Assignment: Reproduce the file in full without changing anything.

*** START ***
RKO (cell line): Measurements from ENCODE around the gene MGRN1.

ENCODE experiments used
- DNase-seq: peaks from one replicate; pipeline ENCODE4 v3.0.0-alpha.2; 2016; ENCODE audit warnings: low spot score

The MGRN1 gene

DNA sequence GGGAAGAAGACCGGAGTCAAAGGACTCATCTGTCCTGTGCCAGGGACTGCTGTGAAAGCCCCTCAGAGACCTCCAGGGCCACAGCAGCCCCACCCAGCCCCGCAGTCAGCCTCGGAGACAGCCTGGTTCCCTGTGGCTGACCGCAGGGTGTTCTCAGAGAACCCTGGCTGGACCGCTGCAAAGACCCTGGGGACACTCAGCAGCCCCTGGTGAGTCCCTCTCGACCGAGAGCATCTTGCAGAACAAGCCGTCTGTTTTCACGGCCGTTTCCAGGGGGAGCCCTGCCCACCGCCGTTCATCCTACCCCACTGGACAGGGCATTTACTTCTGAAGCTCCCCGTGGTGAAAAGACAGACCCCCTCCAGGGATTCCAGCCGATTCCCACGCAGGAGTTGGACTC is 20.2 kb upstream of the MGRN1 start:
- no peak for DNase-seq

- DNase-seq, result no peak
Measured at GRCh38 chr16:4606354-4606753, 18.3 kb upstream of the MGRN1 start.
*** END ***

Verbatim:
RKO (cell line): Measurements from ENCODE around the gene MGRN1.

ENCODE experiments used
- DNase-seq: peaks from one replicate; pipeline ENCODE4 v3.0.0-alpha.2; 2016; ENCODE audit warnings: low spot score

The MGRN1 gene

DNA sequence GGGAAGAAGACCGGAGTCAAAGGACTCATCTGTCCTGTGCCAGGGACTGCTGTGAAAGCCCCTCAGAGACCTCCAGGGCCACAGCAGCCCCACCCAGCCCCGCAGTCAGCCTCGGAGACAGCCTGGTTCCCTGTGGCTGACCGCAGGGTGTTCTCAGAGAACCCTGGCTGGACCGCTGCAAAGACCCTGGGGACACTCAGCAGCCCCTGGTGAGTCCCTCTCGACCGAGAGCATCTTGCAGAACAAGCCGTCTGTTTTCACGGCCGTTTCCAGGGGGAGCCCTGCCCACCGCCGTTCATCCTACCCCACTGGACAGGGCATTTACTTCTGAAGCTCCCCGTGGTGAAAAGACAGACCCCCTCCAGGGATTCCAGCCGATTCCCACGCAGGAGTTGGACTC is 20.2 kb upstream of the MGRN1 start:
- no peak for DNase-seq

- DNase-seq, result no peak
Measured at GRCh38 chr16:4606354-4606753, 18.3 kb upstream of the MGRN1 start.